Why the Comics Industry Needs to Champion Good Editors Now

Embracing the red pen.

For most of my eight year career as a comic book editor, I worked in online, producing digital stories for Marvel and DC Comics. As my projects were not print, they were outside the purview of the traditional editorial structure. That made my relationship with freelance artists and writers much different than my counterparts.

What I learned from many creators is that they don’t like working with editors.

This feeling is still prevalent and clear in Image Comics’ “I is for Image” video from Image Expo 2014. Except, when those creators talk about editors, who do they mean? I think they only mean those they’ve worked with at Marvel and DC, but that isn’t clear in the context of the video.

The gripe that is often repeated by creators is not having the creative freedom to tell a story the way they’d like to tell it. Editors, from their point of view, try to control their work. Creators fail to clarify that usually this situation happens when they are working on brands owned by someone else.

Yet the entire profession gets portrayed as toxic to any creative project to which it is a part.

Editors are vital to comics and most independent creators work with them every day, even if they don’t think so. Their editors are creative partners, spouses, children, peers, and friends. It would surprise me to find comic creators who haven’t solicited opinions on their work among trusted circles. Those individuals provide them with a sounding board for their ideas. They tell creators if the pacing is off, the plot has holes, or if character behavior is inconsistent.

Having editors benefits comics–they are the first reader.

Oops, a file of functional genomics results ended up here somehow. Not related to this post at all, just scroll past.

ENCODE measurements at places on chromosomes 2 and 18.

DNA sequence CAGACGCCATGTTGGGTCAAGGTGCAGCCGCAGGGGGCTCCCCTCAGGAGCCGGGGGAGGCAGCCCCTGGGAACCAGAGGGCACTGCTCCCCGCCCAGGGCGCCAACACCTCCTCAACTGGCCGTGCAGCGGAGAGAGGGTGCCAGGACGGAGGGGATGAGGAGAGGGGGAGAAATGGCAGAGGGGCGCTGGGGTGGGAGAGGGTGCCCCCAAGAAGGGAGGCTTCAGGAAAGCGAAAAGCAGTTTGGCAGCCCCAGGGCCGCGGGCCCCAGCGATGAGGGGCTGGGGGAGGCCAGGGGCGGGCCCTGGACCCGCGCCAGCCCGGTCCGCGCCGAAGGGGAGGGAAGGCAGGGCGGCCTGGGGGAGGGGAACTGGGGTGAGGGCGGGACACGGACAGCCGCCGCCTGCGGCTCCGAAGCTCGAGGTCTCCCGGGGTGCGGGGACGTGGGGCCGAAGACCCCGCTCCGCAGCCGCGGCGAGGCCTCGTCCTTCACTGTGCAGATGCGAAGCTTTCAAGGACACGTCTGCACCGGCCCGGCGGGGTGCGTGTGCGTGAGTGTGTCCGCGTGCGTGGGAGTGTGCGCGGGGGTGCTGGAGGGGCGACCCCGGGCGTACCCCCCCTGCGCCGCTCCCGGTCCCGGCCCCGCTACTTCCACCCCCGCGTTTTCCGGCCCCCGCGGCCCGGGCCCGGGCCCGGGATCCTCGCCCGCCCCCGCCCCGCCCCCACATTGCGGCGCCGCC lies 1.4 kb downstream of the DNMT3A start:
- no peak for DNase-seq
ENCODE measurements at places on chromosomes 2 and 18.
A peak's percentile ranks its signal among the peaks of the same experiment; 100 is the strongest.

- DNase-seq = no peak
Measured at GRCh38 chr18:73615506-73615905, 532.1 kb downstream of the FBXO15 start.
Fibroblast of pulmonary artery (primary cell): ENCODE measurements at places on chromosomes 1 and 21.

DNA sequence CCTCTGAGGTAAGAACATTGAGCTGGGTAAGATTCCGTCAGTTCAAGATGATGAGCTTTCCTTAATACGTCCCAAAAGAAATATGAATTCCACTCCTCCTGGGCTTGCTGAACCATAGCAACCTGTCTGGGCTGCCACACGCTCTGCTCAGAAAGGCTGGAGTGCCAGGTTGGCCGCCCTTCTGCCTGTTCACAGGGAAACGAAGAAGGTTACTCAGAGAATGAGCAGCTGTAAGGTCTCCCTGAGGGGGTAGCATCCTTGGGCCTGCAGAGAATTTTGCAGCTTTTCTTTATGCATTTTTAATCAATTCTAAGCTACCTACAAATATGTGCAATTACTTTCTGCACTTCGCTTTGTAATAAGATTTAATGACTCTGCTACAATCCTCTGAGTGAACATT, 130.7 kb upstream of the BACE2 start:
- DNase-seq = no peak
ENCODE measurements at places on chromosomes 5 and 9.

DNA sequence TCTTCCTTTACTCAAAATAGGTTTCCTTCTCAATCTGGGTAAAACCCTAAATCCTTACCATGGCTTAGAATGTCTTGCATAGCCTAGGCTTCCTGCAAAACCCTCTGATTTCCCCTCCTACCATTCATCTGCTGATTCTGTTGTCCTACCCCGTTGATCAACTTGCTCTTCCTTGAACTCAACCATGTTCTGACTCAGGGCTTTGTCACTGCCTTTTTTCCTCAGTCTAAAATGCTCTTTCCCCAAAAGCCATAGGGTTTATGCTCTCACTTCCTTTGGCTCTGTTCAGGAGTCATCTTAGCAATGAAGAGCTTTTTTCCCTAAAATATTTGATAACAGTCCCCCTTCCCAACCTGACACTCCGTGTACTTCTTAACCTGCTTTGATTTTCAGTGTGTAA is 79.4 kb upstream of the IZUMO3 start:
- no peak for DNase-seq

Editors encourage and support creators as a partner, working to bring out the best in a story. That is why it would be great for comic creators to stop talking about the profession like it is a bad word. All editors can’t get lumped together as industry bogeymen that prey on and stifle creatives. It definitely happens, but the actual editorial process isn’t like that–or at least it doesn’t have to be. The point is, a good editor will help you refine your work. I’m sure they even help creators with spelling and grammar.

Working with some publishers can be frustrating. The generalization that editors are an obstruction to the creative process has become tired, and is false. It’s hypocritical of Image Comics to champion this attitude while employing editors. (Sina Grace, Sean Mackiewicz, Branwyn Bigglestone to name a few.)

There is nothing wrong with calling out specific micromanagers. Making comics doesn’t need to be at the expense of the good editors. Their red pens are not the devil’s markings, but notes that keep you from confusing “they’re” and “there.”

This article went through several revisions and edits by my friend and former editor, Sarah Litt.

This article was originally titled
“Why Image Comics and Creators Need to Stop Demonizing Editors Now”. After some discussion on Twitter with a few Image editors and creators followed by a chat with my editor I have revised so as not to single Image out. The editorial stigma happens across the industry.

Like what you read? Give Kwanza Osajyefo a round of applause.

From a quick cheer to a standing ovation, clap to show how much you enjoyed this story.